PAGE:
How You Know A Poem Has Failed

I’ve been doing major writing housekeeping, sorting through poems from the last fifteen years and deciding which to keep, which to keep working on, and which to put away. Facing up to all that failed work is a relief. Stapling the drafts together, taking them out of the current circulation section, putting them in a pile; just the physical actions feel like a victory.

Some good reasons for retiring a poem:

  • My tone of voice was too smug.
  • My conclusion was overly simplistic and not “earned”.
  • My references were all internal mythology and therefore too obscure. (Note: this doesn’t seem to stop some very successful poets. 🙂  )
  • Lazy anthropomorphism. Given how much I tend to write about “nature”, this is a big problem in my writing. You would think that the North American seasons were a set of sitcom characters walking around in my head.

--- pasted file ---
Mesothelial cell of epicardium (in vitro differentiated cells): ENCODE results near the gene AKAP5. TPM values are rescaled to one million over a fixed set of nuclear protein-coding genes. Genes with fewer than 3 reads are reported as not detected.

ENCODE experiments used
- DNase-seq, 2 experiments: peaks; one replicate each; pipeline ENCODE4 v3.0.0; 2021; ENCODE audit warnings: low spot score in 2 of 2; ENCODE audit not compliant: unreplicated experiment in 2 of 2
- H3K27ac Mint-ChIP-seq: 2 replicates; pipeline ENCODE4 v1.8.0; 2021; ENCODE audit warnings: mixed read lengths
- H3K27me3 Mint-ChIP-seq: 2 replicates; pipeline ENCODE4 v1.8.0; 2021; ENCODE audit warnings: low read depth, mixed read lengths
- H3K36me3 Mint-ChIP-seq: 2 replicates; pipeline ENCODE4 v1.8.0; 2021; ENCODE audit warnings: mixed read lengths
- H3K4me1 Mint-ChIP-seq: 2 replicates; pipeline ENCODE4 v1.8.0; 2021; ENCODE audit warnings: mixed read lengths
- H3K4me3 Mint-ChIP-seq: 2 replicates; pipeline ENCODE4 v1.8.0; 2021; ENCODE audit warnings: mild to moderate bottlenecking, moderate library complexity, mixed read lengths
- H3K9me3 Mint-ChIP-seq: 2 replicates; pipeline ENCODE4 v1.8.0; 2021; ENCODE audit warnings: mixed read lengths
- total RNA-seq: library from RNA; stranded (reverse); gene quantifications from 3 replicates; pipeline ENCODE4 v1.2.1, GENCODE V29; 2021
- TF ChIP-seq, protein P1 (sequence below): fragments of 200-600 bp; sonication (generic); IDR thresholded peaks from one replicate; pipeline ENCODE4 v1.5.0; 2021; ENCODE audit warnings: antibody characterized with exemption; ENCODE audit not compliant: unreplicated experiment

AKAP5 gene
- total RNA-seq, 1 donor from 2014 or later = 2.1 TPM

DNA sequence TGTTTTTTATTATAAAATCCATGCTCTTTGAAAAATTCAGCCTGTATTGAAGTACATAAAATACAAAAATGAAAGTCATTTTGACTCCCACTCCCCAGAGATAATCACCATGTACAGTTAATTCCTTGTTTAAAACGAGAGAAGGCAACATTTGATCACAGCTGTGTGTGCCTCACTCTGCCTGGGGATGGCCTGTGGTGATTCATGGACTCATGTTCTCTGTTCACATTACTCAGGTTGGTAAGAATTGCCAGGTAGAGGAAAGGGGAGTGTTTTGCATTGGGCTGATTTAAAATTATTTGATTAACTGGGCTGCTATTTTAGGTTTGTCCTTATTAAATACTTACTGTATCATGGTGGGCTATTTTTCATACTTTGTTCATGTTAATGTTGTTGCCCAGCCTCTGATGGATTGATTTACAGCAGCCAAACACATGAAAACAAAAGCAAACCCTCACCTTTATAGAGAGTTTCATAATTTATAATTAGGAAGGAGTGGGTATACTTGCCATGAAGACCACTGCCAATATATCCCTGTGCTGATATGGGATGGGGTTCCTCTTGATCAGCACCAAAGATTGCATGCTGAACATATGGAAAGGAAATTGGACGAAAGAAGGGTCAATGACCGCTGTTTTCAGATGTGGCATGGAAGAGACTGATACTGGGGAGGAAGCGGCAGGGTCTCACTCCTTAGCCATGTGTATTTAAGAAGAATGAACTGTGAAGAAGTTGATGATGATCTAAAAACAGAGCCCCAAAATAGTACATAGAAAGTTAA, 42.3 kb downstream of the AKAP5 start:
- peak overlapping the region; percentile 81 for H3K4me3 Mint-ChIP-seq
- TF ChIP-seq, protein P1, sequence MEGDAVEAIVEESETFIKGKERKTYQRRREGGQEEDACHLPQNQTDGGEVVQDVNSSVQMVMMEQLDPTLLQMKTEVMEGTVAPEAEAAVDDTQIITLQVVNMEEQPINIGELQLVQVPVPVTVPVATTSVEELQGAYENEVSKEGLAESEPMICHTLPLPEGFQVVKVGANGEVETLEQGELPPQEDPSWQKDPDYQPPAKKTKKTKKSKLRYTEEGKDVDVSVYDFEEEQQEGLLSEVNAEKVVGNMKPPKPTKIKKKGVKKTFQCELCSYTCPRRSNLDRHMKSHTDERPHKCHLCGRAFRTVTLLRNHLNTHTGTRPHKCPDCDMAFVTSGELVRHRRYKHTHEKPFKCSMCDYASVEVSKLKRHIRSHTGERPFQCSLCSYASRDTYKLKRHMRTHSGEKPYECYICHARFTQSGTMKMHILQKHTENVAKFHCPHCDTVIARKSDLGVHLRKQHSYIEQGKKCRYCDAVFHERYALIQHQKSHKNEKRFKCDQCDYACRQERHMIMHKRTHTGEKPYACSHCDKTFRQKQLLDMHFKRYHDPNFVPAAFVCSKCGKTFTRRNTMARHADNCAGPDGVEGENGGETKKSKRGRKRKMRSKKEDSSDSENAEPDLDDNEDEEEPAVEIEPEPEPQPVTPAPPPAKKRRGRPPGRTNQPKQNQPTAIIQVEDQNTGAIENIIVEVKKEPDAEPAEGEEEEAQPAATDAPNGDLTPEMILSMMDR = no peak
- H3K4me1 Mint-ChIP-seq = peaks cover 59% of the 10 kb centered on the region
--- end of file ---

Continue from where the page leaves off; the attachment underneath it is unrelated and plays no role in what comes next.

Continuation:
I think what it comes down to is that I was too darn clever. It’s as if I thought the poem was a puzzle, and I was terribly pleased with myself when I made it fit. When I read them again, they don’t excite me; they make me annoyed with myself.

There are other ways of failing that are more frustrating. Like when the poem Fails To Arrive. It’s draft that has a worthwhile beginning, is honest, but just trails off. It doesn’t get where it was headed for.  Sometimes these poems go back in the “worth working on” pile. But I’m getting better at letting these efforts go, knowing I’ll come back to the themes that have that provoking energy. I’ll either write a better version of it in the future, or I’ll keep generating more, better, failures.

Finally, there’s the poem I put away because I just plain hate it. Like, if it reminds me too vividly of certain moments in my life. Like, unrequited-love-for-inappropriate-love-objects moments.

Lizzie Siddal contracts pneumonia
“I am half-sick of resembling every other Waterhouse model,” said the Lady of Shalott.


You get the idea.


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